Product introductions

Carl Zeiss Meditec (Dublin, CA) announced new and updated products addressing diagnostic and surgical applications covering the entire spectrum of patient care and supporting all major ophthalmology segments: cataract/refractive, retina and glaucoma. Its two new systems are the OPMI Lumera i Surgical Microscope and the VISULAS Trion Combi System, which Zeiss says is the world’s first multi-color photocoagulator (it uses yellow, red, and green wavelengths) paired with a photodisruptor for complete retina treatment.

Zeiss debuted Acri.LISAtoric, “the world’s only multifocal toric MICS IOL,” at AAO. The Acri.LISAtoric is based on the well-known optical concept of the Acri.LISA which has shown in studies that the vast majority of patients, in some studies more than 90%, no longer need corrective glasses at all after cataract surgery. The Acri.LISAtoric is not yet approved for sale in the U.S.

Zeiss says that in November, its IOLMaster similarly reached a landmark 10,000 installations. IOLMaster Advanced Technology Software Version 5 increases the number of patients that can be measured for intraocular lenses (IOLs), while the updated Cirrus HD-OCT Review Software promises to speed analysis and streamline office workflow. Indeed, enabling increased patient volume was a theme in the exhibit hall.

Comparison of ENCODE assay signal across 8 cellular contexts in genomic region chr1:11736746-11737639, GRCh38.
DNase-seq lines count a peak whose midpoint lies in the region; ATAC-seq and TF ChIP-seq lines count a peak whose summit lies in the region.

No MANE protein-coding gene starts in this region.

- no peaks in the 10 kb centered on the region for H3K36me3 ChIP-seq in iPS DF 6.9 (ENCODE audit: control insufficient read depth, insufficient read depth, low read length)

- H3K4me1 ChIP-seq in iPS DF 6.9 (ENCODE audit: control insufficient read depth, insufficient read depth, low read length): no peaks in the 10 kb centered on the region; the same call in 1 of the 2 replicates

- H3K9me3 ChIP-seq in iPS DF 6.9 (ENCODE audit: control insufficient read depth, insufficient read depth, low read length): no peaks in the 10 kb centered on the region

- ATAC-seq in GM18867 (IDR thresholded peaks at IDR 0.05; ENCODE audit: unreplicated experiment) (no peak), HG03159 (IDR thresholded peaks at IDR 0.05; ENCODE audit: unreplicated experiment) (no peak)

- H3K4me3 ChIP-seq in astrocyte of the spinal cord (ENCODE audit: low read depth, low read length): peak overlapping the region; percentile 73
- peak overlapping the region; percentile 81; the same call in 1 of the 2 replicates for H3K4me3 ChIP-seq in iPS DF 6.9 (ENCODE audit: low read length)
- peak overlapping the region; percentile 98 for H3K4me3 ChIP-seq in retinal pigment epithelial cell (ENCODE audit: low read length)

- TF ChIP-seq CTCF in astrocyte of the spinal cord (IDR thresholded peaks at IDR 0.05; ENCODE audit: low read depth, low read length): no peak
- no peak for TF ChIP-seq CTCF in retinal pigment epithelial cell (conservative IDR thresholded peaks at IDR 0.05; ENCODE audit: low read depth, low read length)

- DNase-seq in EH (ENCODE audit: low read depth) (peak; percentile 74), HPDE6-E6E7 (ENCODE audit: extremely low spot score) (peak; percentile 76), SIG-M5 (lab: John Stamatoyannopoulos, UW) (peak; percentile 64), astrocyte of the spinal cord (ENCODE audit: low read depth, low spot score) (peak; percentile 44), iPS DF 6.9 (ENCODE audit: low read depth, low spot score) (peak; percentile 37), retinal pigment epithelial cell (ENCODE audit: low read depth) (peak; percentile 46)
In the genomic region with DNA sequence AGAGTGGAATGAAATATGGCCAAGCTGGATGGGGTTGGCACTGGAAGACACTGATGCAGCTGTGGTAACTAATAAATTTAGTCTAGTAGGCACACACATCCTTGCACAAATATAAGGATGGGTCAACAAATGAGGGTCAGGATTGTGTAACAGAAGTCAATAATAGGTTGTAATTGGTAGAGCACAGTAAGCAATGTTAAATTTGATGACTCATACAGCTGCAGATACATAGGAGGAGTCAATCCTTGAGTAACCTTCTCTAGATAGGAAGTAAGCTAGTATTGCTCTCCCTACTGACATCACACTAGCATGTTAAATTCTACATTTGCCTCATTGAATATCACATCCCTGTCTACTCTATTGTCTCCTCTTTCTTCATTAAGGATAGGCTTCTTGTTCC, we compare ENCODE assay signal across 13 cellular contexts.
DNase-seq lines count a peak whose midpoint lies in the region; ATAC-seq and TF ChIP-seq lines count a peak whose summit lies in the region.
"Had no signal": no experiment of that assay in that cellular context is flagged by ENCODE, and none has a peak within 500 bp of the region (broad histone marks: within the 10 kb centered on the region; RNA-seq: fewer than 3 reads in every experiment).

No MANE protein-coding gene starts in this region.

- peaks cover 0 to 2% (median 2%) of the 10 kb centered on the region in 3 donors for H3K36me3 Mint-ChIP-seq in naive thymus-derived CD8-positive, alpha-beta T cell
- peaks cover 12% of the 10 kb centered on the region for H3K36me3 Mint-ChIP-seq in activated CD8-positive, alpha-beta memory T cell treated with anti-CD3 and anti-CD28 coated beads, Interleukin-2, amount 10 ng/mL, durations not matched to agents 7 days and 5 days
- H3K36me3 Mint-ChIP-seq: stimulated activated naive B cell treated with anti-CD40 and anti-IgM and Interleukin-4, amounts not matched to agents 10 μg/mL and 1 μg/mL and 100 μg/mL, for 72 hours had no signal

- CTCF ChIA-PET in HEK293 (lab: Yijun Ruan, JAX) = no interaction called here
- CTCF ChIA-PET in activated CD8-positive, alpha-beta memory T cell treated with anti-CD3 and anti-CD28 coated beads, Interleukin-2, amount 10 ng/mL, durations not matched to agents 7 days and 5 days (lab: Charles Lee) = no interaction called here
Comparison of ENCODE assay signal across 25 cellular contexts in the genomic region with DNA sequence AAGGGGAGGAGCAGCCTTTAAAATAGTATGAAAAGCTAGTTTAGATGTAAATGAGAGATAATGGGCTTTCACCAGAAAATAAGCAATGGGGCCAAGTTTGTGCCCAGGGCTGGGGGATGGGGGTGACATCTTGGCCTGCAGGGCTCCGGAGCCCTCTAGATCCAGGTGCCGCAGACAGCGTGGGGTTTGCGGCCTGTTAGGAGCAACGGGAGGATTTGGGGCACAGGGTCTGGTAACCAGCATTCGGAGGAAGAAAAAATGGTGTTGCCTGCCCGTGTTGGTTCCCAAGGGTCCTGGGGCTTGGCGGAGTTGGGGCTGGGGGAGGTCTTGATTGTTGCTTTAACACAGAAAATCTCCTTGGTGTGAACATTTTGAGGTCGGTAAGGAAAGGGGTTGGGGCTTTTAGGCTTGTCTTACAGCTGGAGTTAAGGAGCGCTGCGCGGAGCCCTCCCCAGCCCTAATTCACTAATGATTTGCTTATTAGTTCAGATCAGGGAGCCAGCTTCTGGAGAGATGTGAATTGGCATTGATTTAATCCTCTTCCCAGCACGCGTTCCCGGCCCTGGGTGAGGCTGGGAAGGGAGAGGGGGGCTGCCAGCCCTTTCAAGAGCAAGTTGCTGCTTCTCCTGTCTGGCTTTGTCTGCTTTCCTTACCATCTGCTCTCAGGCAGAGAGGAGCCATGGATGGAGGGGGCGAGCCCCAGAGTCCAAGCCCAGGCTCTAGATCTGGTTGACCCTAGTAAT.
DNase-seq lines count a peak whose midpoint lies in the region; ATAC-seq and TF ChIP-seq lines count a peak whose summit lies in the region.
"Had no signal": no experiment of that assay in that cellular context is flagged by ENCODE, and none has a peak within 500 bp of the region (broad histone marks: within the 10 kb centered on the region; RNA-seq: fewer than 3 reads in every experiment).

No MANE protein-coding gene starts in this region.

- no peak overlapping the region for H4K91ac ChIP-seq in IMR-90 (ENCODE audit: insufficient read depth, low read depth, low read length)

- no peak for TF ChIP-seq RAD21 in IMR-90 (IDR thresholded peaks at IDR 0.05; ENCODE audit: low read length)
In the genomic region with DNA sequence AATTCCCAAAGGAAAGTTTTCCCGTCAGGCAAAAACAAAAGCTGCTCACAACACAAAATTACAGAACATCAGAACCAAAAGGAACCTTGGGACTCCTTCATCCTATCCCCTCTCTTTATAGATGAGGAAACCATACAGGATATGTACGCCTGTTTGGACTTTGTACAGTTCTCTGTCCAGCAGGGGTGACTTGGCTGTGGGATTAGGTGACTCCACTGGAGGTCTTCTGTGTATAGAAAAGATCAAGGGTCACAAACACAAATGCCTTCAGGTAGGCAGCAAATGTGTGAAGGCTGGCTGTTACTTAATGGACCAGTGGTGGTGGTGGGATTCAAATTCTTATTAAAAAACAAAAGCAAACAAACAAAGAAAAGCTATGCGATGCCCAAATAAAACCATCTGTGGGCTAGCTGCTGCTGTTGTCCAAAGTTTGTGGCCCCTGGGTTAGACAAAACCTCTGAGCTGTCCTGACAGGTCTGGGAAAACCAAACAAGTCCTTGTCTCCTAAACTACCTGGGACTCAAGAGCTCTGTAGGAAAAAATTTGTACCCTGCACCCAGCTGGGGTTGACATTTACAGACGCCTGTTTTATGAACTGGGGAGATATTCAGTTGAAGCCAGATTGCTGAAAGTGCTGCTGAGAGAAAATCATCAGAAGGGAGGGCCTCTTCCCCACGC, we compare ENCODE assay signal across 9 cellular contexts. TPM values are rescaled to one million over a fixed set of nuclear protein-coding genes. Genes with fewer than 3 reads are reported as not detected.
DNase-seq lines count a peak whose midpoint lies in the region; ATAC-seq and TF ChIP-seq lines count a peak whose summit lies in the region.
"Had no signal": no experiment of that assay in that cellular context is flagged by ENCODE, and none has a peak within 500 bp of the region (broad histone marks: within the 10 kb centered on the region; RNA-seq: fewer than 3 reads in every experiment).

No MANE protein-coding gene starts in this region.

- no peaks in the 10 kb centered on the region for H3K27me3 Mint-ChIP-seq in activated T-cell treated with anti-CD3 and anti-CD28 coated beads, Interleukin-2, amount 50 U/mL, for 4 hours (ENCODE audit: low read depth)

Among other laser equipment companies exhibiting at the event were Advanced Medical Optics (AMO, Santa Ana, CA) which last year broadened its reach into refractive surgery by acquiring IntraLase; and Lumenis (Yokneam, Israel), which introduced four new ophthalmic lasers and delivery devices during the event: a small-footprint unit that enables retinal, cataract and advanced glaucoma therapies; an anterior-segment laser that combine YAG and SLT technologies; plus a powerful dual-port photocoagulator; and a family of endo photocoagulation laser probes for retinal applications.

Ellex Medical Lasers (Adelaide, Australia) previewed a new system (set to debut in 2009) that combines 1.5 W of 561 nm yellow light and 1 W of 670 nm red light--wavelengths and power not previously available in photocoagulators. Compared to traditional 514/532 nm green, Ellex says the 561 nm yellow creates a more gentle retinal burn and results in low scotoma formation. Also during AAO, Ellex announced results of a six-month clinical study for Retina Regeneration Therapy. This treatment uses Ellex’s 2RT laser, a custom-designed, Q-switched green YAG laser that produces very precise, three-nanosecond pulses of 532 nm light energy. The study showed that 2RT is clinically safe and effective in the treatment of macular edema secondary to diabetic retinopathy. “This is a revolutionary treatment because, for the first time, we can obtain all the therapeutic benefits seen with earlier laser treatments, but without the collateral damage,” said professor John Marshall of St. Thomas’ Hospital, London, who led the study.

--Barbara Goode